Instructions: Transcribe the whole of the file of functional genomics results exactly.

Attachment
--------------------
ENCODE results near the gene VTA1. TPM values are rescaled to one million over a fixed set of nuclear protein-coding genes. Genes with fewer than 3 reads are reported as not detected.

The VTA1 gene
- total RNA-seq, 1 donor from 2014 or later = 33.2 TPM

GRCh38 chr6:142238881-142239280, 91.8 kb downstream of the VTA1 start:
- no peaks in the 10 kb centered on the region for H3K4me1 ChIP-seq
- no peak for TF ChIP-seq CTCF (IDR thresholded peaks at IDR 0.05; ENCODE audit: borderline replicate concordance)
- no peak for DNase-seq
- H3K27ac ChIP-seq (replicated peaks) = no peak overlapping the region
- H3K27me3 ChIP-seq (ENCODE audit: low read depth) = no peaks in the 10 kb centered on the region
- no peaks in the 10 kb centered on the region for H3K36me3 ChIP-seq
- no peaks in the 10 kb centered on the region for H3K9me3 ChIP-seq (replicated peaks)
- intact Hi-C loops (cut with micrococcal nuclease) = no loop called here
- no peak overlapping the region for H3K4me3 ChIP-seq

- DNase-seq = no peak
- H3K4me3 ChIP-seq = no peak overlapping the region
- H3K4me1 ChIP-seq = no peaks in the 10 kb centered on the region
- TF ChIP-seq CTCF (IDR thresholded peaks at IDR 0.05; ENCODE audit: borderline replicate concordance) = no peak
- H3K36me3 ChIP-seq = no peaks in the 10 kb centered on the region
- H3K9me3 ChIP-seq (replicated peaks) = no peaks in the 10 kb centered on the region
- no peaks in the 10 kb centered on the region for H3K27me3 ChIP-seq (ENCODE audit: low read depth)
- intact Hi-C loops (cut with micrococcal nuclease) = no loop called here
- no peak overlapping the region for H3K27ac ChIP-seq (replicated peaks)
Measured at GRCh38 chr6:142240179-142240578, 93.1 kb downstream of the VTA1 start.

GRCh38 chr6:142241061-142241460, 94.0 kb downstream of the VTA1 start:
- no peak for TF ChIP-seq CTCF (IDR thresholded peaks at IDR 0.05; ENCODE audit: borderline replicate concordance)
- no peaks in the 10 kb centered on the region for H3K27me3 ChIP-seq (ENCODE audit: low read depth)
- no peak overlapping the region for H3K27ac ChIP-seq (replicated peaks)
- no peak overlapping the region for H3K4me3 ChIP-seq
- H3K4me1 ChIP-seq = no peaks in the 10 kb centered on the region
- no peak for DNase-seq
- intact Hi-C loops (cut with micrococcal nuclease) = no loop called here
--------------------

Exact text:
ENCODE results near the gene VTA1. TPM values are rescaled to one million over a fixed set of nuclear protein-coding genes. Genes with fewer than 3 reads are reported as not detected.

The VTA1 gene
- total RNA-seq, 1 donor from 2014 or later = 33.2 TPM

GRCh38 chr6:142238881-142239280, 91.8 kb downstream of the VTA1 start:
- no peaks in the 10 kb centered on the region for H3K4me1 ChIP-seq
- no peak for TF ChIP-seq CTCF (IDR thresholded peaks at IDR 0.05; ENCODE audit: borderline replicate concordance)
- no peak for DNase-seq
- H3K27ac ChIP-seq (replicated peaks) = no peak overlapping the region
- H3K27me3 ChIP-seq (ENCODE audit: low read depth) = no peaks in the 10 kb centered on the region
- no peaks in the 10 kb centered on the region for H3K36me3 ChIP-seq
- no peaks in the 10 kb centered on the region for H3K9me3 ChIP-seq (replicated peaks)
- intact Hi-C loops (cut with micrococcal nuclease) = no loop called here
- no peak overlapping the region for H3K4me3 ChIP-seq

- DNase-seq = no peak
- H3K4me3 ChIP-seq = no peak overlapping the region
- H3K4me1 ChIP-seq = no peaks in the 10 kb centered on the region
- TF ChIP-seq CTCF (IDR thresholded peaks at IDR 0.05; ENCODE audit: borderline replicate concordance) = no peak
- H3K36me3 ChIP-seq = no peaks in the 10 kb centered on the region
- H3K9me3 ChIP-seq (replicated peaks) = no peaks in the 10 kb centered on the region
- no peaks in the 10 kb centered on the region for H3K27me3 ChIP-seq (ENCODE audit: low read depth)
- intact Hi-C loops (cut with micrococcal nuclease) = no loop called here
- no peak overlapping the region for H3K27ac ChIP-seq (replicated peaks)
Measured at GRCh38 chr6:142240179-142240578, 93.1 kb downstream of the VTA1 start.

GRCh38 chr6:142241061-142241460, 94.0 kb downstream of the VTA1 start:
- no peak for TF ChIP-seq CTCF (IDR thresholded peaks at IDR 0.05; ENCODE audit: borderline replicate concordance)
- no peaks in the 10 kb centered on the region for H3K27me3 ChIP-seq (ENCODE audit: low read depth)
- no peak overlapping the region for H3K27ac ChIP-seq (replicated peaks)
- no peak overlapping the region for H3K4me3 ChIP-seq
- H3K4me1 ChIP-seq = no peaks in the 10 kb centered on the region
- no peak for DNase-seq
- intact Hi-C loops (cut with micrococcal nuclease) = no loop called here